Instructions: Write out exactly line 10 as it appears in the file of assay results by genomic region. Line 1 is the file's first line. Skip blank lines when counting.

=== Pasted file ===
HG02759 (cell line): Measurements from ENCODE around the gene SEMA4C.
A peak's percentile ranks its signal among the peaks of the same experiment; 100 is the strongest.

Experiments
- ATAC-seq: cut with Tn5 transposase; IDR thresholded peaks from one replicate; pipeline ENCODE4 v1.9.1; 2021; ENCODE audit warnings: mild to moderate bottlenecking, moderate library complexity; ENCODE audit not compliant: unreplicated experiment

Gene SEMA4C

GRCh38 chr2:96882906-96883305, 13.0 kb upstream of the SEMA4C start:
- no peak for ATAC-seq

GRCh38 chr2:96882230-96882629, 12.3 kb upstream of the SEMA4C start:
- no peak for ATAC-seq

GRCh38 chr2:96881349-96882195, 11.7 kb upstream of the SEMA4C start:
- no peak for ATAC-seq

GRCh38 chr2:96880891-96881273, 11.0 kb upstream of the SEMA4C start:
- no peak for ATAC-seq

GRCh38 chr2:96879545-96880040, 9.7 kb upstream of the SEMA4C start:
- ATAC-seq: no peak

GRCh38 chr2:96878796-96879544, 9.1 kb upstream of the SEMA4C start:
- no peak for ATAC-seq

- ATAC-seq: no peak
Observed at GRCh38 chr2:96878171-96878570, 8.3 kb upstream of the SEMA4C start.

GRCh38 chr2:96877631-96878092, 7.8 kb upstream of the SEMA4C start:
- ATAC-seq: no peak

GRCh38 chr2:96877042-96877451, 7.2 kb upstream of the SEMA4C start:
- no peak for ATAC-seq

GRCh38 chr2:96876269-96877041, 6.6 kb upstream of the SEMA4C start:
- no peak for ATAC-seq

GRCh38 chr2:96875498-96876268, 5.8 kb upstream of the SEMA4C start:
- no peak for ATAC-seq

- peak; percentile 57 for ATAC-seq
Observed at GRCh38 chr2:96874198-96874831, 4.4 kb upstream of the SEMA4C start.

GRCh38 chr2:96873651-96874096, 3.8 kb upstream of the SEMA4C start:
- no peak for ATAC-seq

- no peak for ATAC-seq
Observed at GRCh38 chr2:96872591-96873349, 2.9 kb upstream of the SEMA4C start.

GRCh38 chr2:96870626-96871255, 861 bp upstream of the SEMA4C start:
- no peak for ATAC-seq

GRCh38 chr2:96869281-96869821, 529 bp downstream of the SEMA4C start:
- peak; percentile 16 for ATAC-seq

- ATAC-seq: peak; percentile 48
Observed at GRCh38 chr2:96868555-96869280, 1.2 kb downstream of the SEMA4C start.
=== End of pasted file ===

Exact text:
GRCh38 chr2:96881349-96882195, 11.7 kb upstream of the SEMA4C start: